- During displacement, the risk of sexual violence increases.
A CARE Uganda SRH/GBV assessment conducted in September 2016 revealed that women and girls had reported fleeing to Uganda to escape high levels of sexual violence. Sexual violence was reported to have taken place throughout the route of migration within South Sudan itself as well as when crossing the border.
- Rape and other forms of sexual violence have increased, including as a weapon of war.
It isn’t just displaced communities facing this extreme sexual violence – it is common throughout the country, with reports that women, men, boys and girls are too afraid of experiencing sexual violence to move out of towns (FEWS alert, 23 August 2016). There has been an increase in the number of reported incidents of sexual violence since July 2016 and reports of sexual violence, including rape, by soldiers in uniform have increased dramatically in the capital Juba. Prior to the clashes in July, sexual violence was being used as a weapon of war in areas of conflict, such as Unity State. Sexual violence has been described as being used throughout South Sudan, and by multiple armed actors, from 2013 to the end of 2016. There are reports of family members forced to watch the rape of their relatives, gang rapes, and survivors as young as 9 years old. Now humanitarian aid workers have also experienced rape by armed actors and since being back here, I have felt what I suppose must be a small percentage of the fear that women and girls throughout South Sudan must be feeling. That constant state of alertness when outside of your home, the steadfast stare into middle-distance when you see armed actors pass you...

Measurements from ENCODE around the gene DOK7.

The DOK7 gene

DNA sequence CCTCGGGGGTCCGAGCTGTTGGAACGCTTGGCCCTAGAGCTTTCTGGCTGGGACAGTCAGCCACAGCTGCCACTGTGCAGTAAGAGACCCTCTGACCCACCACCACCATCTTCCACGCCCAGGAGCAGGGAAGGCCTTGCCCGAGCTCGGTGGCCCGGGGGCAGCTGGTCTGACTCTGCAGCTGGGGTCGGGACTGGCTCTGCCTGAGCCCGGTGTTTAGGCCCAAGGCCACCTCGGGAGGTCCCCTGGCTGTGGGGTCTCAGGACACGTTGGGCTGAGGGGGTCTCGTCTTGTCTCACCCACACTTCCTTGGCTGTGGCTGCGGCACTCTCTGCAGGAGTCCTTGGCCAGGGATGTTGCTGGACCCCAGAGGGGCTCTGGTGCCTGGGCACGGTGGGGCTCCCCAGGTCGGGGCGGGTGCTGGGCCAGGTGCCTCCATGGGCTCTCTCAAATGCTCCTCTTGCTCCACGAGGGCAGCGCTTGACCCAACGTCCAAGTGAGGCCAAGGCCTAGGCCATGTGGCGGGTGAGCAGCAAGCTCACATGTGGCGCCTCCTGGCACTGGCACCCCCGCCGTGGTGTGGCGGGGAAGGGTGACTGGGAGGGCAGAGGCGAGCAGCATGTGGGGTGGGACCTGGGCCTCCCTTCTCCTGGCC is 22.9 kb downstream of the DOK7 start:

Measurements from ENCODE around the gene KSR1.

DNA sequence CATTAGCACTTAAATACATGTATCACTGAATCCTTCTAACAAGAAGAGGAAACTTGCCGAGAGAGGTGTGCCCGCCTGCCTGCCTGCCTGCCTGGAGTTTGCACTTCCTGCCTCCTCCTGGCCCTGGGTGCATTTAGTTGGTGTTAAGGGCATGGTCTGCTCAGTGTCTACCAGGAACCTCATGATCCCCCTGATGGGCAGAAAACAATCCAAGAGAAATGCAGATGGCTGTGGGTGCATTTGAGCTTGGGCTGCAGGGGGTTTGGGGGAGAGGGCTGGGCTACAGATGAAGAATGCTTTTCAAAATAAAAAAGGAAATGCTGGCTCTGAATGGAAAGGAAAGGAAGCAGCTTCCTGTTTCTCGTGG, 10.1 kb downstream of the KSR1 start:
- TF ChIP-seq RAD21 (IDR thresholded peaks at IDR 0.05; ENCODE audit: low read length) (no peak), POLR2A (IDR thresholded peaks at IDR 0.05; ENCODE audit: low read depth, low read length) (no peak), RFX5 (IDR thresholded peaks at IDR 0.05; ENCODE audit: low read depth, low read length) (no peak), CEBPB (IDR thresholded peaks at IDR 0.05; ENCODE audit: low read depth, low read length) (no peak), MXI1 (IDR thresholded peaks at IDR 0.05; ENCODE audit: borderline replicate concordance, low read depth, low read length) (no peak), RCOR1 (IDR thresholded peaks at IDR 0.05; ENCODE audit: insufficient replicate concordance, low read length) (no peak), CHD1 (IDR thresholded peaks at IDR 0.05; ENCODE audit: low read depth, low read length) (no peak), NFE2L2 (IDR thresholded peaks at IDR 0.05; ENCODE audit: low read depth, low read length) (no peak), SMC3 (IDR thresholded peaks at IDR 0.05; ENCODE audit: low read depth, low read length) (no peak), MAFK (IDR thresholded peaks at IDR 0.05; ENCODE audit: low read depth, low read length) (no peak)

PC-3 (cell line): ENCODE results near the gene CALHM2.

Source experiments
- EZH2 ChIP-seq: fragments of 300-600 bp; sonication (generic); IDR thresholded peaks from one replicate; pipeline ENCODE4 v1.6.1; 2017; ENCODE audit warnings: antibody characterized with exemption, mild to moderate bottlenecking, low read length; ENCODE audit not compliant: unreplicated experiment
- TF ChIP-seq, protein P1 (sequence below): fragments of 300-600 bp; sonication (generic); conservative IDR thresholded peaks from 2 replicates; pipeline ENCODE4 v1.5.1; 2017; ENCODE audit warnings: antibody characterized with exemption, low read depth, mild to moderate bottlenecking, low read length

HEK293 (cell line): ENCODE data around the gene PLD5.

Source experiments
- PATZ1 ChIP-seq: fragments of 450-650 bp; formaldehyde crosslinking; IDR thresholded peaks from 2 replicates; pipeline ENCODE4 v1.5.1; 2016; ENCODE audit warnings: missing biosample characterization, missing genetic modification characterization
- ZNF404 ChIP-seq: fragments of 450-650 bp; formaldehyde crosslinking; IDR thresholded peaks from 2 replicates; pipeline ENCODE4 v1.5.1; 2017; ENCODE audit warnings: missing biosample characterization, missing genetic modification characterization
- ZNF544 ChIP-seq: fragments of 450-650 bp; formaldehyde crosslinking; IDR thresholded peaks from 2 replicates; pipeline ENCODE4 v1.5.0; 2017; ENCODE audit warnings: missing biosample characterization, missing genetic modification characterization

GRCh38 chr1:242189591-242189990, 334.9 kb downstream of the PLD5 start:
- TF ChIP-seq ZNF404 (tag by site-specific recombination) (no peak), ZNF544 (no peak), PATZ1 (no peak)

- The forced recruitment and abduction of girls into armed groups is increasingly reported.
With a food security and economic crisis taking hold of the country, survival sex is increasingly being reported and child marriage – an issue which according to records was decreasing – is now reportedly becoming more prevalent again. With the baseline of extremely high intimate partner violence mentioned above, the stresses and strains of conflict, food shortages and economic distress can only exacerbate an already dire situation.
A plea to anyone who will listen
They say that if you drink from the Nile, you will always return to South Sudan. Although I never meant to, I fell in love with this country and they say your first love is your deepest. This time though I leave with a broken heart and a plea to anyone who will listen: the women and girls of South Sudan need support. There is a desperate need for funds to support gender-based violence emergency response programming. We need annual funding of at least $10,000,000 to be able to provide the type of programming needed for women and girls in the most emergency-affected communities for just one year.
This is an epidemic. Please act.